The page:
Effects of 2,4-D and related substances on fruit-drop, yield, size, and quality of Valencia oranges
AuthorsW. S. Stewart
H. Z. Hield
B. L. Brannaman
Authors AffiliationsW. S. Stewart was Formerly Associate Plant Physiologist in the Experiment Station, now with the Pineapple Research Institute, Honolulu, T.H; H. Z. Hield was Laboratory Technician in the Experiment Station; B. L. Brannaman was Senior Laboratory Technician in the Experiment Station.
Hilgardia 21(11):301-329. DOI:10.3733/hilg.v21n11p301. March 1952.
During 1947 and 1948, in various districts throughout southern California, 29 comparisons were made between fruit-drop from non-sprayed Valencia orange trees and that from trees sprayed with 2,4-D at concentrations from 4 to 48 p.p.m. Application of 2,4-D at low volumes was made six months before drop, as well as after drop had begun. While the average reduction in fruit-drop from the sprayed trees was 35.1 per cent, in some cases it was as high as 64, and in others, as low as 5 per cent.
Studies were also made of the possibility of increasing fruit size of Valencias by use of 2,4-D. In an experiment begun in 1948, 17 different chemicals were applied to Valencia trees at full bloom. Only 2,4-D and 2,4,5-T induced a significant increase in fruit size. Data were obtained from eight additional experiments using actual field-scale applications. Determinations of the effect of the sprays on size and grade of fruit were based on packing house information. As a result of the spray, there was a gain of 28.0 packed boxes of fruit size 220 and larger, and a decrease of 19.8 boxes of fruit size 252 and smaller, per 100 trees sprayed.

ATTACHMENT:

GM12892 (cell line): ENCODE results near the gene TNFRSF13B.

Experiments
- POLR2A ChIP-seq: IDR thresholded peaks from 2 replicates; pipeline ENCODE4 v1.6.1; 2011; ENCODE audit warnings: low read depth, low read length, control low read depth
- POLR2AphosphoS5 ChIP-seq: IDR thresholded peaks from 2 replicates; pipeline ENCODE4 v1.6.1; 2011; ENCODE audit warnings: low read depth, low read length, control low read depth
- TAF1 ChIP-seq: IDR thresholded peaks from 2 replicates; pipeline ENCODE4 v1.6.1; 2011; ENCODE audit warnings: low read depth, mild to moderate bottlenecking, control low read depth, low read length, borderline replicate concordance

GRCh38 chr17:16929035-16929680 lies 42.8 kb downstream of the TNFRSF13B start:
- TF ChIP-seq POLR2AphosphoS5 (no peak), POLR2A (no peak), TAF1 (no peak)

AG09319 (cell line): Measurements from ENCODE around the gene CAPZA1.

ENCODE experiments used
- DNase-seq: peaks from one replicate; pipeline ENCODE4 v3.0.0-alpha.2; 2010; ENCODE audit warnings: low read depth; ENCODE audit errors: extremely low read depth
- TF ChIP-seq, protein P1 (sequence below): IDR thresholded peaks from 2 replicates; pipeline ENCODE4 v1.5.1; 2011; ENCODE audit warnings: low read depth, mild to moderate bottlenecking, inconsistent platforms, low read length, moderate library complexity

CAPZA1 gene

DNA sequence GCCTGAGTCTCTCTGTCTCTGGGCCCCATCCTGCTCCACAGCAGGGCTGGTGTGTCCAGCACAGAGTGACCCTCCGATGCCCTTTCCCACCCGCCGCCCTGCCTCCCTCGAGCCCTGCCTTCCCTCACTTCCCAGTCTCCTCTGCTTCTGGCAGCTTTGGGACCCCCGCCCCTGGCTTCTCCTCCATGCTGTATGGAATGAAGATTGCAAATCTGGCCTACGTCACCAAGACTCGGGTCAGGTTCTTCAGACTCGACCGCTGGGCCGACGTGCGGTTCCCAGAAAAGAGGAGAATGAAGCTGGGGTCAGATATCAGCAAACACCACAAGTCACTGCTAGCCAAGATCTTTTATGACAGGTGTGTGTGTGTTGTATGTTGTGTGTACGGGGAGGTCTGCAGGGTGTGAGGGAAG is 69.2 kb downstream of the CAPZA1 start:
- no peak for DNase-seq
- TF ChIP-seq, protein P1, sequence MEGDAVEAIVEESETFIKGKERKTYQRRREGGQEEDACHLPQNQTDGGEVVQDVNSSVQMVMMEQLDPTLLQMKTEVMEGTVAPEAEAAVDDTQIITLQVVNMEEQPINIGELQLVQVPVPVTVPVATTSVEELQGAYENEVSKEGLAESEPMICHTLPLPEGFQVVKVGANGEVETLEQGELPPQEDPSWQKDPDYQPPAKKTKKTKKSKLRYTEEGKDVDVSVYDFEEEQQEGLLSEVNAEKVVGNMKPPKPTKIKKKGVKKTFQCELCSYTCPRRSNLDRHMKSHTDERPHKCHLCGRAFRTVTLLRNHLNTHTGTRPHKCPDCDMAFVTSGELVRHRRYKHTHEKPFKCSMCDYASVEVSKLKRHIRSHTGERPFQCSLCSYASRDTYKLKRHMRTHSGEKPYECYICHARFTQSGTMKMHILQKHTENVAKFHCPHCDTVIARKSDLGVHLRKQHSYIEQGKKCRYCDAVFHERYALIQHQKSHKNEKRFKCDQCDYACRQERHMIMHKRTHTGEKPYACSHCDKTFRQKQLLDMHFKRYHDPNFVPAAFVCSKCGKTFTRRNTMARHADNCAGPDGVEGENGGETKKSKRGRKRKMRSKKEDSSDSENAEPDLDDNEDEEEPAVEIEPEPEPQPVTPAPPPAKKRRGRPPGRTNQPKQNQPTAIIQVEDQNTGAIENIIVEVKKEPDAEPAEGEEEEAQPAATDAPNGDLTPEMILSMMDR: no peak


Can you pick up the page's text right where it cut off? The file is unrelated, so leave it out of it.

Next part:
Periodic measurements showed that larger fruit sizes resulting from use of 2,4-D were due to an increased growth rate. As fruits grew older, they seemed to become less responsive to 2,4-D. In commercial practice, it is suggested that during the 16-week period after flowering, this diminishing response be compensated for by corresponding increases in the concentration of 2,4-D applied.
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Effects of 2,4-dichlorophenoxyacetic acid and 2,4,5-trichlorophenoxyacetic acid on fruit drop, fruit production and leaf drop of lemon trees. Amer. Soc. Hort. Sci. Proc. 1950b. 55:163-71.
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Stewart W. S., Klotz L. J., Hield H. Z. 2,4-D sprays for control of navel orange drop. Calif. Citrogr. 1947. 33:49 77, 78, 79
Effects of 2,4-D and related substances on fruit-drop, yield, size, and quality of Washington Navel oranges. Hilgardia. 1951. 21(7):161-93.
Stewart W. S., Parker E. R. Preliminary studies on the effects of 2,4-D sprays on preharvest drop, yield, and quality of grapefruit. Amer. Soc. Hort. Sci. Proc. 1947. 50:187-94.
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Also in this issue:Baled vs. cubed alfalfa hay, for ewes and lambs
Effects of relative humidity on Irish potatoes in storage
Effects of irrigation practices on safflower yield in San Jbaquin Valley
Sunken mottle of Honey Dew melons
Chemical attractants for navel orangeworm moths
Irrigation and nitrogen for cotton… a yield surface and optimum combinations on a Panoche loam soil
Insect damage to sesame… and control possibilities